Ryan Sutton and the Union Square Hospitality Group Agree to Disagree


If you thought nobody could rain on Danny Meyer’s publicity parade, then Ryan Sutton would like to hand you an umbrella.

In the wake of Meyer’s beatification by The New York Times, Sutton, Bloomberg‘s restaurant critic, took to his blog The Bad Deal to nominate the Modern’s $210 picnic basket — which is for sale on Gilt City — as a candidate for “Most Aggravating Deal of 2011.”

Why? Not only does a four-course meal for two at the Modern cost a comparatively paltry $196, but the half-bottle of Veuve Clicquot included among the picnic’s components isn’t actually given to customers when they pick up the basket; instead, they get it only when they return to the restaurant’s terrace, a month or so after the actual picnic. In other words, Sutton writes, “It’s like when Best Buy promises you $300 in savings for that flatscreen television and then they tell you to fill out a mail-in rebate and wait 3-6 weeks. Except in our case, you’re not really getting a rebate.”

Enter The New York Observer, which rang up the Union Square Hospitality Group for a response to Sutton’s post. Unsurprisingly, Meyer HQ took a different point of view, claiming that Sutton misrepresented the Modern Picnic Basket, which apparently serves eight people and “was not advertised as featuring a bottle of Champagne.” Except that Gilt City’s photo of the basket — which, incidentally, seems to have disappeared — clearly suggested it was. Regardless, USHG said the point was to “invite guests to enjoy MoMA’s beautiful Abby Aldrich Rockefeller Sculpture Garden” by plying them with booze.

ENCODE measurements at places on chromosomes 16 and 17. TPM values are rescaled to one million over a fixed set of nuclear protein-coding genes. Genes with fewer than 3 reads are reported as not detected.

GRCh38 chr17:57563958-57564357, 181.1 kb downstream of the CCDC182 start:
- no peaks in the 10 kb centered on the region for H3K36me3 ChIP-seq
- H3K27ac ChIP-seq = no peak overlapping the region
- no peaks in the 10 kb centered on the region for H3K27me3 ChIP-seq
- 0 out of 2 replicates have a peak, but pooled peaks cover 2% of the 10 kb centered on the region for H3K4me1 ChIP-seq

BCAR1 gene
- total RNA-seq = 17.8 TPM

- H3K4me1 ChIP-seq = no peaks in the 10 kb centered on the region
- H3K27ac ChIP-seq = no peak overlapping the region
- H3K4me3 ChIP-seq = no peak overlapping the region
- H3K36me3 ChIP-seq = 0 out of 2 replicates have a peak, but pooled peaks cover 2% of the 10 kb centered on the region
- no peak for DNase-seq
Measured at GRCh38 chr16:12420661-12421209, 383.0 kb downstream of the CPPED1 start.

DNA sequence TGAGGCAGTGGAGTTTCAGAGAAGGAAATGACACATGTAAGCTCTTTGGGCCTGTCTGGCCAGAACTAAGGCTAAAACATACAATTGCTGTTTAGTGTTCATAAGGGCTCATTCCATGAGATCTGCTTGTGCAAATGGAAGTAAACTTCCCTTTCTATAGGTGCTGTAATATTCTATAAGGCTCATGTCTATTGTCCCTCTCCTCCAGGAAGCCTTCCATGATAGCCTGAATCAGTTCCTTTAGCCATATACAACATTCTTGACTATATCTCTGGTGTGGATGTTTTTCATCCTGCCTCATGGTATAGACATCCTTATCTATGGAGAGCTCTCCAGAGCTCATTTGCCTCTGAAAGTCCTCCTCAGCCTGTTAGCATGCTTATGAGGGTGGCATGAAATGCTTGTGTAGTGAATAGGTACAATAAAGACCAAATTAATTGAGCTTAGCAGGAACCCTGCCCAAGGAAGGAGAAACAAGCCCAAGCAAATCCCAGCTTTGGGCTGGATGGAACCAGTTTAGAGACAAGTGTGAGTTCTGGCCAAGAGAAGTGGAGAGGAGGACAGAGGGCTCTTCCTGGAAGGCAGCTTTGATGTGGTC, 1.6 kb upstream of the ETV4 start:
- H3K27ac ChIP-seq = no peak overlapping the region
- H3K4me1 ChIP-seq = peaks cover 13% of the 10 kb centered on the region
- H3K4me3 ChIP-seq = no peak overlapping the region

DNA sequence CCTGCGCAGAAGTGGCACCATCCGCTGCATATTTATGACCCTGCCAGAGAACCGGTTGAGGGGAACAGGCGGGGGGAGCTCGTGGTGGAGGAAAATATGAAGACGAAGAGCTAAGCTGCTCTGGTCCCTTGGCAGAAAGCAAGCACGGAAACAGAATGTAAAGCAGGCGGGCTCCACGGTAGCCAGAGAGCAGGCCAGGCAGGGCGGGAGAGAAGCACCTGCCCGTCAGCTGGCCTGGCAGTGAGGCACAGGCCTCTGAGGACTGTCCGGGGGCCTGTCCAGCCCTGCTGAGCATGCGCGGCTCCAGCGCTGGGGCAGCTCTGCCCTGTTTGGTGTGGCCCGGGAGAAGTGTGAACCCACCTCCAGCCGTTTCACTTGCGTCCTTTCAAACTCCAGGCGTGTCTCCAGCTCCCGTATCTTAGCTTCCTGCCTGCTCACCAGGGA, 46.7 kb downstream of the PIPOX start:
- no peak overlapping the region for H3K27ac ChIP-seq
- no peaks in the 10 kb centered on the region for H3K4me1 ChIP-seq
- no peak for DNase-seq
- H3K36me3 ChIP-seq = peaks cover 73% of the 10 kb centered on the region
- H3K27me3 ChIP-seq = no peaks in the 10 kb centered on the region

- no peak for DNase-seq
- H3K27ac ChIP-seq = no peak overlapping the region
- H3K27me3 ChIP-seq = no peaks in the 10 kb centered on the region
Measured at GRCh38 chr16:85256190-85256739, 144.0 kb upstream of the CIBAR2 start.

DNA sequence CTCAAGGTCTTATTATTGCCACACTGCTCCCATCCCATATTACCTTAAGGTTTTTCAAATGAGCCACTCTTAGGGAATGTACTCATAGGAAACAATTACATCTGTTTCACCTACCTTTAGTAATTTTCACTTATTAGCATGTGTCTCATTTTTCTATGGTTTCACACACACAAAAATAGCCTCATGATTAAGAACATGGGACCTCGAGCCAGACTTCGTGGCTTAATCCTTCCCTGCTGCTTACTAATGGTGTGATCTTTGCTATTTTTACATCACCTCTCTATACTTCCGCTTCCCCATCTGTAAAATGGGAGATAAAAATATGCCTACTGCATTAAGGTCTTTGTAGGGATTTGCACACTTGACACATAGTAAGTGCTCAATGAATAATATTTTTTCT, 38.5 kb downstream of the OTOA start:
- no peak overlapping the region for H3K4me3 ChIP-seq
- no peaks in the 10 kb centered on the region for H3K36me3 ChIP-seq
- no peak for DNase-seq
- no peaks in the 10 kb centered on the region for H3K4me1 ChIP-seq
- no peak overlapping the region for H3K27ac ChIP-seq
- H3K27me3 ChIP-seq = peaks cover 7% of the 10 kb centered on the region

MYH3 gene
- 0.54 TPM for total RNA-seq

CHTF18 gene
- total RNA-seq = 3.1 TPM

Sutton told the Observer that he “stands by [his] satirization of this Gilt City Deal,” and urges consumers not to “put a down payment on champagne that’s available for $25 at Astor Wine & Spirits.”

And so concludes today’s lesson in first-world problems. Tomorrow, we’ll explore what to do when you’re dining out and simply cannot find a good place to put your purse.